26:07 JOHN: Well they’re flashing warnings too. So if you used Chrome browser and you visit a site without an SSL in the next coming year. They’re going to flash a warning at you, and that’s not good for your conversion rates.

 

26:17 AUSTIN: Yeah, so what’s going to end up happening is traffic to the site will likely decrease to an extent. And usability will go down once on the site. And once all that happens, your conversions are going to go down. Like if you’re a business… like, if I’m a business owner… let’s be realistic about it… visits to a website are great and the only reason they’re great is because I think they can turn into customers. If I’m seeing visitation go down, I’m not going to be hugely concerned until I see that conversion count go down.

 

But that’s exactly what’s going to happen because checkout pages, conversion pages, these are the ones that are going to need that level of encryption just to promise the consumer, “Hey, this is safe. You’re not going to get malware from having been on this website…”

 

26:57 JOHN: Yeah, if you’re an e-commerce store and you don’t have an SSL already, I don’t know if you’ve had any conversions, because it’s already something that they’ve rolled out.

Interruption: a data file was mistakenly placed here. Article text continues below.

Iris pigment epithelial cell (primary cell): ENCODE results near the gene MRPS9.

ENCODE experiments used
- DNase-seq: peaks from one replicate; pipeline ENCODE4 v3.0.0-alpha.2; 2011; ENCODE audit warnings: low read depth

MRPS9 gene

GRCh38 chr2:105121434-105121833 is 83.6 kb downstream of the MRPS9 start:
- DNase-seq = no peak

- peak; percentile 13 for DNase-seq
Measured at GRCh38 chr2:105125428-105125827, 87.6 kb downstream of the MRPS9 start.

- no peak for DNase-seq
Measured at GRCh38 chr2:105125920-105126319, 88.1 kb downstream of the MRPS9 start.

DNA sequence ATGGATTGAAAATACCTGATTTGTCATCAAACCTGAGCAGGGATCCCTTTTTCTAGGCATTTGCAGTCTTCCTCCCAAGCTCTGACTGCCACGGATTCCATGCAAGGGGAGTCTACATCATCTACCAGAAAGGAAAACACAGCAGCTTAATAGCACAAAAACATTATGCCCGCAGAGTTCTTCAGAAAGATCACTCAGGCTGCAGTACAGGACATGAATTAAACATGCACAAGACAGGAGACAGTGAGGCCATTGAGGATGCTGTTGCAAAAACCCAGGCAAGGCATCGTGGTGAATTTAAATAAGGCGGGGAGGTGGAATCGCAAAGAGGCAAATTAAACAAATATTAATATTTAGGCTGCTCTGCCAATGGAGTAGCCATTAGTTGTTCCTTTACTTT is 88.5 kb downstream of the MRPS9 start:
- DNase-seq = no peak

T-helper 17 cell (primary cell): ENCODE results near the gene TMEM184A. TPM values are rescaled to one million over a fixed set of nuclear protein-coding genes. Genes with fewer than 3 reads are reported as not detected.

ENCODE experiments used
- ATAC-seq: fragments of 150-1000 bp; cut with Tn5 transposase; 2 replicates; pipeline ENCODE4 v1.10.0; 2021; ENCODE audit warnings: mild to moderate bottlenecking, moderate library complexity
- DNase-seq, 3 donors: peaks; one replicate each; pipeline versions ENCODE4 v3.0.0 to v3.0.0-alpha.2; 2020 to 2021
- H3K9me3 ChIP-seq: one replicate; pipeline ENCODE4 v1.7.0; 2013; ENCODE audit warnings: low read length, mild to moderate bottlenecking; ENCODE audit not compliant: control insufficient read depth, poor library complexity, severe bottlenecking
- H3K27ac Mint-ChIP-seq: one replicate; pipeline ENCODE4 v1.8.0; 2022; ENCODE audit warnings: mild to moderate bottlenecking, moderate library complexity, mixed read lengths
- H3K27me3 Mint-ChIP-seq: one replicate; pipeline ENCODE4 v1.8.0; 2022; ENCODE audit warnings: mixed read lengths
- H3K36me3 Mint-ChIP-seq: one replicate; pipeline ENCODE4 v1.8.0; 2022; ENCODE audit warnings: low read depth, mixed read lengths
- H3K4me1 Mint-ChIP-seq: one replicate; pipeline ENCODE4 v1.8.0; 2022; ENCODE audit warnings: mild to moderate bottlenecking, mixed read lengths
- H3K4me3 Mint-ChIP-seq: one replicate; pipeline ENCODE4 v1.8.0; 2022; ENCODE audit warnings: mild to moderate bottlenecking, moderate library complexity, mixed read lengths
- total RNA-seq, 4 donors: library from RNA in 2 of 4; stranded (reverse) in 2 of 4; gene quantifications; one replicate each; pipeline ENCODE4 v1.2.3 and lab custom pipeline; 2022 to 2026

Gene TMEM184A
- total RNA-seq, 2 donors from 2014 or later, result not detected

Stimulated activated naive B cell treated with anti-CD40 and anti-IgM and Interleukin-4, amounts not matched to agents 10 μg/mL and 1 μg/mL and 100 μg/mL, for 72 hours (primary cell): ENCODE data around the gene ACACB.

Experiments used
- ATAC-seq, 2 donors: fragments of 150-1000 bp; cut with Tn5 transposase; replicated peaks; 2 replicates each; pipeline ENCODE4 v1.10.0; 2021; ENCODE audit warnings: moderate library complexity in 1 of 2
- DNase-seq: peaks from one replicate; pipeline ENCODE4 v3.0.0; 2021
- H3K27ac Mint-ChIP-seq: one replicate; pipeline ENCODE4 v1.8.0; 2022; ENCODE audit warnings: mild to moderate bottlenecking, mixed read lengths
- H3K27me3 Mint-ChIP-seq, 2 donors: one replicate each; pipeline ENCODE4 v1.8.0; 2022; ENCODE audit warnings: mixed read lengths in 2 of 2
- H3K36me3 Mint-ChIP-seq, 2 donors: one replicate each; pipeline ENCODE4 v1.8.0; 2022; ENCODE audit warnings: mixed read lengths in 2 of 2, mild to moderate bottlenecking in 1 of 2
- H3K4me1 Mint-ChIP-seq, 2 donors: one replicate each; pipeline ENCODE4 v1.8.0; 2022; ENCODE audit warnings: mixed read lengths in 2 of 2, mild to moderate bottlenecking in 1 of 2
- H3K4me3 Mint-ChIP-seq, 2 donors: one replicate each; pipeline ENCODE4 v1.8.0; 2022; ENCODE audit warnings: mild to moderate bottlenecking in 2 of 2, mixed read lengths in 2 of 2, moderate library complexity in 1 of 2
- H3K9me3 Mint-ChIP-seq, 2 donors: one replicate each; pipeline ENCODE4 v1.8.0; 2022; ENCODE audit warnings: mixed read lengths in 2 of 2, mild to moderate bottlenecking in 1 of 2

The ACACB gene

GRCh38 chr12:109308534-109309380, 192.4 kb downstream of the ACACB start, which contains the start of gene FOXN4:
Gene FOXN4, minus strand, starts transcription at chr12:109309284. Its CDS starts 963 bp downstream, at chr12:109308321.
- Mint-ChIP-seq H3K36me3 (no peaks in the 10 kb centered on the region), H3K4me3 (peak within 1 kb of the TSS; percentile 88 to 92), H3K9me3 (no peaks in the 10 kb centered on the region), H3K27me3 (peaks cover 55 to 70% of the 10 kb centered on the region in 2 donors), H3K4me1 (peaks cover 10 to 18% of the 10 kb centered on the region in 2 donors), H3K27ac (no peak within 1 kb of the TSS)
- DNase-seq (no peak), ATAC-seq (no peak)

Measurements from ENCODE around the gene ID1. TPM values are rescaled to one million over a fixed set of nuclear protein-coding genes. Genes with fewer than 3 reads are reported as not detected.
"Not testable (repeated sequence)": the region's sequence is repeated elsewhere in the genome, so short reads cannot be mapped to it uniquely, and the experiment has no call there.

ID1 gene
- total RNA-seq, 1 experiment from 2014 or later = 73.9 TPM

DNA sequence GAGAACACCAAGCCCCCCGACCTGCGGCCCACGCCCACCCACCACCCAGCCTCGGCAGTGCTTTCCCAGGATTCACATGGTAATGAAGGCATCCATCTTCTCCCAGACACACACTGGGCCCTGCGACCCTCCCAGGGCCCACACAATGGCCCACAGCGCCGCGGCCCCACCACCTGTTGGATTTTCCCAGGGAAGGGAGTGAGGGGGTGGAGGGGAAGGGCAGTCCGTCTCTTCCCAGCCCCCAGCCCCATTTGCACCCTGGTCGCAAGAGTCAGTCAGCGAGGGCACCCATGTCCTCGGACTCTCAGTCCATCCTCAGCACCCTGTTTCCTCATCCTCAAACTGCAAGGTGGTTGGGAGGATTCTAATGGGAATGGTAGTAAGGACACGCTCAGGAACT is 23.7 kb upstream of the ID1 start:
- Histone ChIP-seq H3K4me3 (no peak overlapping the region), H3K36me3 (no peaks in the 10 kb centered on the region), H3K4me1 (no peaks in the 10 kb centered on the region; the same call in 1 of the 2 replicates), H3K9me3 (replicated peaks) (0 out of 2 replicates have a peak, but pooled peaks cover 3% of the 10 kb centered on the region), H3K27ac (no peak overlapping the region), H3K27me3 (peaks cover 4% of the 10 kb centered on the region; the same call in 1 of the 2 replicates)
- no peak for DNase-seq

27:06 AUSTIN: You better call us quick…

 

27:05 JOHN: But this is more for even just content-based websites. SSL is going to be huge in the next coming year. It’s going to be funny cause Google is kind of putting all these business owners in a cage and saying, “Okay, you have to do this. And do that.”

 

27:17 PAT: Yup. Play by our rules. Well they have enough control to be able to do that.

 

27:20 AUSTIN: This is the power factor of Google.

 

27:21 PAT: Here’s another thing that I wanted to talk about a little bit. And this actually goes back to that mobile discussion we were having. Voice search. What are we seeing in terms of trends for that for 2018?